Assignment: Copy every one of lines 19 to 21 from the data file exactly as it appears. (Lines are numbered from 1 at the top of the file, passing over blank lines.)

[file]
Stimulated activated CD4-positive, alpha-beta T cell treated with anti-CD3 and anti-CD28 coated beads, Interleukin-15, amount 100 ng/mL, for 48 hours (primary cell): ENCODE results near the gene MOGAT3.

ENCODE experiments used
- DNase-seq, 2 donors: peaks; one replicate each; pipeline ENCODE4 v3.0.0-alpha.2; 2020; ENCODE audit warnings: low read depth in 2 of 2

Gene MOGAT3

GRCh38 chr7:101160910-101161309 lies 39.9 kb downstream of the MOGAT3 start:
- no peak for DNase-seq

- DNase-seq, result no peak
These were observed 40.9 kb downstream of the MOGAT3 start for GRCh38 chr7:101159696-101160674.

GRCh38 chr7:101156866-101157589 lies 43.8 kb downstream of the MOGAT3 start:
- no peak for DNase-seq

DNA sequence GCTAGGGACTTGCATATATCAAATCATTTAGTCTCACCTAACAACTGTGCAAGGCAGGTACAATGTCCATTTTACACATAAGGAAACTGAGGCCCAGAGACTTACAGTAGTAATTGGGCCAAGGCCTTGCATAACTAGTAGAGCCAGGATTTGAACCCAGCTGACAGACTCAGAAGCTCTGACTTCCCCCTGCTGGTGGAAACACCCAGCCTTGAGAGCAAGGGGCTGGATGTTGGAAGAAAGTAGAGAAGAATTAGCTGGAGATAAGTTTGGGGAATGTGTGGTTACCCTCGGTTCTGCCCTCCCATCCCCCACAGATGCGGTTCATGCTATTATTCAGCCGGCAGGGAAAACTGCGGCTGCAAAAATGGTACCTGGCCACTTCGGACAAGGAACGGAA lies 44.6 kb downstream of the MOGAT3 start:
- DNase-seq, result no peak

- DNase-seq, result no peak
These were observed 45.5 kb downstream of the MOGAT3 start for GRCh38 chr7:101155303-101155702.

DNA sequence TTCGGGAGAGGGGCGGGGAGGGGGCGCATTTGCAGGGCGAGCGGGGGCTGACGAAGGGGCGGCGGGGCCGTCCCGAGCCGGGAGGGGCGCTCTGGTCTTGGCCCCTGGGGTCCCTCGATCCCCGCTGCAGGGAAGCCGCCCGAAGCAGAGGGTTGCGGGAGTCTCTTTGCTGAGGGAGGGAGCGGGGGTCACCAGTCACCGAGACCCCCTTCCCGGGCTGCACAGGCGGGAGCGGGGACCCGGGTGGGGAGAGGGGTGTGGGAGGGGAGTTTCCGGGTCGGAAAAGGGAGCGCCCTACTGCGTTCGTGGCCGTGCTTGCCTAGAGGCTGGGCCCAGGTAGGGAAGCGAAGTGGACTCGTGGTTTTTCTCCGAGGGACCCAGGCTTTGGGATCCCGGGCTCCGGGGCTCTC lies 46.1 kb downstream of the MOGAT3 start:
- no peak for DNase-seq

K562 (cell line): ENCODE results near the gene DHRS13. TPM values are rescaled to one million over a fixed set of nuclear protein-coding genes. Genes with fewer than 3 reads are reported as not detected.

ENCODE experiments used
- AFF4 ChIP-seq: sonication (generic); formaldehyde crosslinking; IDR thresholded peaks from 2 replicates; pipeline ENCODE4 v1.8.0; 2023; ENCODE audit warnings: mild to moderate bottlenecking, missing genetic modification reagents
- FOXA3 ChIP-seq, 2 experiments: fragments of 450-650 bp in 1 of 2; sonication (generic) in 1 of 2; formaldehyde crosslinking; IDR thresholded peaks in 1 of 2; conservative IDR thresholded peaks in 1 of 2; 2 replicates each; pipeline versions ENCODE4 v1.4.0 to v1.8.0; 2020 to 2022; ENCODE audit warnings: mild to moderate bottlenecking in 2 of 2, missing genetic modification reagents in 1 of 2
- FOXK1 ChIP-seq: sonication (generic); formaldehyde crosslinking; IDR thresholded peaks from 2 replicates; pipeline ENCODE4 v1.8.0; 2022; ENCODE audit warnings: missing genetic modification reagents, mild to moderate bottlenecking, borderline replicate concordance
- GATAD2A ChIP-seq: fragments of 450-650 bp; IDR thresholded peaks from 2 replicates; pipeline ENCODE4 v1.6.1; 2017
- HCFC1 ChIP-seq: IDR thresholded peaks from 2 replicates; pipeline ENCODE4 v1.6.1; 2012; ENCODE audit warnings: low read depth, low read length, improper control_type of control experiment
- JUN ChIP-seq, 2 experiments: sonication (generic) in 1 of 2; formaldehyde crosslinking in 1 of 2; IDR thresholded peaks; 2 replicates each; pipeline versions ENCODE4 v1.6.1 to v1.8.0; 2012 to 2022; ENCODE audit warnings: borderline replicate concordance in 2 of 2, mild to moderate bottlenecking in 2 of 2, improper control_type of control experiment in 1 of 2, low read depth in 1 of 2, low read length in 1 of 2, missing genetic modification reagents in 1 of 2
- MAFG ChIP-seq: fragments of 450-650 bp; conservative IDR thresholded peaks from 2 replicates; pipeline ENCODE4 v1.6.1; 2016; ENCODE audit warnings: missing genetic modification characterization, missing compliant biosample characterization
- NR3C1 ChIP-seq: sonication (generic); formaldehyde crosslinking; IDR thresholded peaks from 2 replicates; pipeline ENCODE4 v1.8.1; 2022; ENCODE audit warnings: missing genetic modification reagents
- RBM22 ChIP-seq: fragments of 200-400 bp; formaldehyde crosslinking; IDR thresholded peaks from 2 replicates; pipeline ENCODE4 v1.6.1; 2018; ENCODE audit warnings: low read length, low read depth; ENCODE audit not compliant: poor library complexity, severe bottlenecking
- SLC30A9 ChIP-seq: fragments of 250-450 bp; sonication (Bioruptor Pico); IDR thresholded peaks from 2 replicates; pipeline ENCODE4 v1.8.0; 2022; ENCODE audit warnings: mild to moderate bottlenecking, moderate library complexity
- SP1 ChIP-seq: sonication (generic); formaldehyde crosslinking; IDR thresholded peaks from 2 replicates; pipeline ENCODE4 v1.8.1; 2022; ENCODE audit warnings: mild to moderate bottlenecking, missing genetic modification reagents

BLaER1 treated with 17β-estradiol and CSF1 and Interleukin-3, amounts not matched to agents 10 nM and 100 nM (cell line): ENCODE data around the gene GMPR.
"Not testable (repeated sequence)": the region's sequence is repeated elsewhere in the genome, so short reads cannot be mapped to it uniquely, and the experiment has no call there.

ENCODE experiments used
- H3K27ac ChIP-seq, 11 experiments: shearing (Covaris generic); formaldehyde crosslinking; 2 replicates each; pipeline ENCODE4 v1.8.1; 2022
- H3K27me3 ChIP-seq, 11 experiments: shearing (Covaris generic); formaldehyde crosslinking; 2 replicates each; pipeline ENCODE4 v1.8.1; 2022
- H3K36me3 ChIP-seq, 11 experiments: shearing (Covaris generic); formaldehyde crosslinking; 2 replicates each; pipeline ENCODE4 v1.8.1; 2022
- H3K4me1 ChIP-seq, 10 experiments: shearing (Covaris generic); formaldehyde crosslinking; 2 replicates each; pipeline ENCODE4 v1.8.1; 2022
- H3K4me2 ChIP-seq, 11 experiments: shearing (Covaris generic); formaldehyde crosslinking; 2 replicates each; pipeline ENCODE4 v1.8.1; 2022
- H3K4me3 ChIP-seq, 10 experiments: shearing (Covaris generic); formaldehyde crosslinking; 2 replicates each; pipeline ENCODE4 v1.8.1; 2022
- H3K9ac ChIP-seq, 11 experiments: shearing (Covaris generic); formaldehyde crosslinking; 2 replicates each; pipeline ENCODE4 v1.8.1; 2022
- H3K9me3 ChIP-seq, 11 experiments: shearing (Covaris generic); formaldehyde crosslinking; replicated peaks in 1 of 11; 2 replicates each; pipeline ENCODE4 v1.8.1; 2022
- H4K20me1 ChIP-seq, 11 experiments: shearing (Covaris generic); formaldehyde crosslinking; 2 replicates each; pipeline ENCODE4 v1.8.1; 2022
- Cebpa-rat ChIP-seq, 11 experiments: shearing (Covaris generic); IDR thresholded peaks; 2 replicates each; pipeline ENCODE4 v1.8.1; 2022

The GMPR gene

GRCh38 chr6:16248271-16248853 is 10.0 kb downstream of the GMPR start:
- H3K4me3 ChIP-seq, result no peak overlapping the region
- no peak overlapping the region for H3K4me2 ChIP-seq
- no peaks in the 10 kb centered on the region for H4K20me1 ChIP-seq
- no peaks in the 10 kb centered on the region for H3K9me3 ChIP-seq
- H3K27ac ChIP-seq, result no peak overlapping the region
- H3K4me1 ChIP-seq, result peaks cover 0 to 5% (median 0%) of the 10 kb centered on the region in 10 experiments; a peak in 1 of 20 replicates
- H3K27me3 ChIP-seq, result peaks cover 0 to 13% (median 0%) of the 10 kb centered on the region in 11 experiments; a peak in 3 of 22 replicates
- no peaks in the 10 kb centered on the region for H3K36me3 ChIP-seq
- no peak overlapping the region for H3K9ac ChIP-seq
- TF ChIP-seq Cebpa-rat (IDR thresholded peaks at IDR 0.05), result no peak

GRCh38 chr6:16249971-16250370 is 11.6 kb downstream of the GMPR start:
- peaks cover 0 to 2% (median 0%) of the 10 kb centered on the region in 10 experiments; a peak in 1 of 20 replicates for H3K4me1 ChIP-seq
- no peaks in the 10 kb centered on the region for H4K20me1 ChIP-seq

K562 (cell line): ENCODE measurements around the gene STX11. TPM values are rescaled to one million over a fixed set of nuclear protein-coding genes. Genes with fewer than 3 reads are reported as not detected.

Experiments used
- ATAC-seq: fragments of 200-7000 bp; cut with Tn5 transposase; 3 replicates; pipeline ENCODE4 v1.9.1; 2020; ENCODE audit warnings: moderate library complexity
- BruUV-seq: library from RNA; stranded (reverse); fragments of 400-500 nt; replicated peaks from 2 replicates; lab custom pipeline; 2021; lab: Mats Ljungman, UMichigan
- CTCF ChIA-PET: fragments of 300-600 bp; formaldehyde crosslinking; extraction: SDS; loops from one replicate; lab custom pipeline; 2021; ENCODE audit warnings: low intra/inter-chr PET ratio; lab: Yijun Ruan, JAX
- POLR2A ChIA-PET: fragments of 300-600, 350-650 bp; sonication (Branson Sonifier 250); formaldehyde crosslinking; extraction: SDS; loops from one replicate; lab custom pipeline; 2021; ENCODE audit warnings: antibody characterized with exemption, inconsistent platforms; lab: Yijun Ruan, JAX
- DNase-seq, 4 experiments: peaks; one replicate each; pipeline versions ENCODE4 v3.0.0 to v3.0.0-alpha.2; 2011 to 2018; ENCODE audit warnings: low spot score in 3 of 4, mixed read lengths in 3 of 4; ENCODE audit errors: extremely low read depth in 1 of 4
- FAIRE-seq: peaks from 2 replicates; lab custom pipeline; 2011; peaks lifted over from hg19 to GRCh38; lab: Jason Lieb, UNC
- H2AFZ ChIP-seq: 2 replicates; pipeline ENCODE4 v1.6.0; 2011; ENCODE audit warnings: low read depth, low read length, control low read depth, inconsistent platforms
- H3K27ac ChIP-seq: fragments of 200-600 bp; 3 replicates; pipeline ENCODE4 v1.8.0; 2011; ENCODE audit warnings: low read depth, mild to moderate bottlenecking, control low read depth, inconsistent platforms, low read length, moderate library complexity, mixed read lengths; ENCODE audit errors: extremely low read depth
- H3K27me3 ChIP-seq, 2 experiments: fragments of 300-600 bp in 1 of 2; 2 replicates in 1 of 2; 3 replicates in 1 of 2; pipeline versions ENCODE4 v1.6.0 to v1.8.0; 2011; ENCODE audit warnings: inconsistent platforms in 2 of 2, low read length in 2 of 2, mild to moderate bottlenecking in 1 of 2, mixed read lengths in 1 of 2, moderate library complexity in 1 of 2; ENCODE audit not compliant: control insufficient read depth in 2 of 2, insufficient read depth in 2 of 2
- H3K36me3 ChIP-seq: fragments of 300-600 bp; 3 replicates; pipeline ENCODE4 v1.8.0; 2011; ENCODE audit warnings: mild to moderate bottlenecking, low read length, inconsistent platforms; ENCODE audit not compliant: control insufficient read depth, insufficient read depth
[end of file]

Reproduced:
- AFF4 ChIP-seq: sonication (generic); formaldehyde crosslinking; IDR thresholded peaks from 2 replicates; pipeline ENCODE4 v1.8.0; 2023; ENCODE audit warnings: mild to moderate bottlenecking, missing genetic modification reagents
- FOXA3 ChIP-seq, 2 experiments: fragments of 450-650 bp in 1 of 2; sonication (generic) in 1 of 2; formaldehyde crosslinking; IDR thresholded peaks in 1 of 2; conservative IDR thresholded peaks in 1 of 2; 2 replicates each; pipeline versions ENCODE4 v1.4.0 to v1.8.0; 2020 to 2022; ENCODE audit warnings: mild to moderate bottlenecking in 2 of 2, missing genetic modification reagents in 1 of 2
- FOXK1 ChIP-seq: sonication (generic); formaldehyde crosslinking; IDR thresholded peaks from 2 replicates; pipeline ENCODE4 v1.8.0; 2022; ENCODE audit warnings: missing genetic modification reagents, mild to moderate bottlenecking, borderline replicate concordance